Multiple North American states issue air quality alerts after severe Canadian wildfires send plumes of smoke south of the border.
Orange haze, shrouded landmarks and heavily polluted air. These are the scenes many Americans are faced with after severe wildfires in Canada continue to travel south, blanketing northeastern states since yesterday.
Air quality alerts were quickly issued by the state of New York and others including Massachusetts and Connecticut. Advice from local authorities soon followed, recommending that all outdoor activity be limited to the greatest extent possible, and that any at-risk individuals such as those with pre-existing conditions and children avoid the outdoors altogether.
The smoke has been moving south since May, and continues to cause disruptions to infrastructure and communities. According to the latest figures from AirNow, Susquehanna Valley, Pennsylvania has an Air Quality Index of 475 (shown in a burgundy colour on the map below) meaning its air is currently hazardous to health.
The latest status report from the Québec government warns that “Numerous forest fires are forcing thousands of evacuations in several regions of Québec and are threatening essential infrastructure. The resulting smoke is also compromising the health of individuals, especially at-risk populations.”
“I don’t remember fires of this scale in the last 10 years,”
Eric James, a modelling expert with the Cooperative Institute for Research in Environmental Science at the University of Colorado, who is also with the National Oceanic and Atmospheric Administration, told the AP. “The month of May was just off the charts — record warm in much of Canada.”
Strong winds are responsible for transporting the smoke across such long distances. An unfortunate wind trajectory meant that the harmful smoke particulates were carried across the northeastern United States.
Climate change could be responsible for the unprecedented Canadian weather that led to these wildfires according to climate experts. Marta Schaaf, Amnesty International’s Director of Climate, Economic and Social Justice, and Corporate Accountability Programme had this to say on the matter.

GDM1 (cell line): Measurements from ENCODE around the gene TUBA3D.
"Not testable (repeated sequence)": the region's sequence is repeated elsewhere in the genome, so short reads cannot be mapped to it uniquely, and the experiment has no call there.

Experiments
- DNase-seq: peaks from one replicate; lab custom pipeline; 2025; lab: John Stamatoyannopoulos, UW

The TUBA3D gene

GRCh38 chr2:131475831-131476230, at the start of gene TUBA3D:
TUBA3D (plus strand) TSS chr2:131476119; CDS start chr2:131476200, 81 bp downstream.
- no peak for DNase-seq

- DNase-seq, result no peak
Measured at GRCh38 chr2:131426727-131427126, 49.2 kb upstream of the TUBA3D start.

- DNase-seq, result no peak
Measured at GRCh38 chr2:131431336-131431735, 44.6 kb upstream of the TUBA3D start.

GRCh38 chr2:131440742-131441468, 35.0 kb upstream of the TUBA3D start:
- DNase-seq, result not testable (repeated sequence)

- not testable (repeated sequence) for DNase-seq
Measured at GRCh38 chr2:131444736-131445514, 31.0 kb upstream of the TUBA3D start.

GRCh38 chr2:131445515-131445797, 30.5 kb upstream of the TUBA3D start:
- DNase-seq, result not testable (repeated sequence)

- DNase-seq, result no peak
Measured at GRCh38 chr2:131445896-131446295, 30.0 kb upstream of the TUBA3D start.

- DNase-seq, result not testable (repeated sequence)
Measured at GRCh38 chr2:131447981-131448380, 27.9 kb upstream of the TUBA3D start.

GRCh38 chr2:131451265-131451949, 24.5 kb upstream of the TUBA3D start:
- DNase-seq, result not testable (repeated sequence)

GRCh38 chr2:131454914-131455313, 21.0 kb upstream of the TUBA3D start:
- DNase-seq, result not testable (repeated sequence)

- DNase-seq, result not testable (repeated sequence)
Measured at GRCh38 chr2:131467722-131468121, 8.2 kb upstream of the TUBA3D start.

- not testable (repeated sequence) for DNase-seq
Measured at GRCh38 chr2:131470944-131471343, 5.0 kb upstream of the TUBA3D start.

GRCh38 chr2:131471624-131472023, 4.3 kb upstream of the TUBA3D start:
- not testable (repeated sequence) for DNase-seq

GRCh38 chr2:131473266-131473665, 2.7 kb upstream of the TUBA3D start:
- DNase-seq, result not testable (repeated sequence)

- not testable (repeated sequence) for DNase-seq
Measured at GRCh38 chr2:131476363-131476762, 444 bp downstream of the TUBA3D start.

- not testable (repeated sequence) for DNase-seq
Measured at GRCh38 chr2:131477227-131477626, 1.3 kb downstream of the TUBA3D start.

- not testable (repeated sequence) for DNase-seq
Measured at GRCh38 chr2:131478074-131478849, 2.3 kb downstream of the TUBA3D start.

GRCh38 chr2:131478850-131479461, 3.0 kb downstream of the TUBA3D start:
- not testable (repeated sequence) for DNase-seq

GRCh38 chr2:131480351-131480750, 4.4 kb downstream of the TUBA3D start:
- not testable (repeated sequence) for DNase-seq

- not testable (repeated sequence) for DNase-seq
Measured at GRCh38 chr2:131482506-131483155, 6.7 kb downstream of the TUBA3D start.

“Climate change is worsening the scale of wildfires worldwide, as rising temperatures lead to longer and more destructive fire seasons. This year has already seen unusually severe wildfires in Russia, Spain, Kazakhstan, Mongolia and Central America, according to Copernicus, the EU’s earth observation monitoring programme. Large-scale wildfires aggravate climate change by burning forests which have locked-in large amounts of carbon.”
“There is a clear disconnect between the harm that people are facing and attempts to prolong and expand production of fossil fuels which are the primary cause of the climate crisis. These worsening fires are an obvious indication of a warming world.”
“Greenhouse gas emissions have already increased temperatures globally by 1.2C compared to pre-industrial levels.”
“Unless we urgently change course, and rapidly phase out fossil fuels, the world will get hotter and impacts such as these fire events will worsen. We should not be lulled by promises from the fossil fuel lobby that carbon capture and storage, which is unproven on a large scale, is an answer to this growing global crisis.”
For more information:
- NOAA – www.noaa.gov
- AirNow – www.airnow.gov
- AP – https://apnews.com
- Gouvernement du Québec – https://www.quebec.ca
- Amnesty International – www.amnesty.org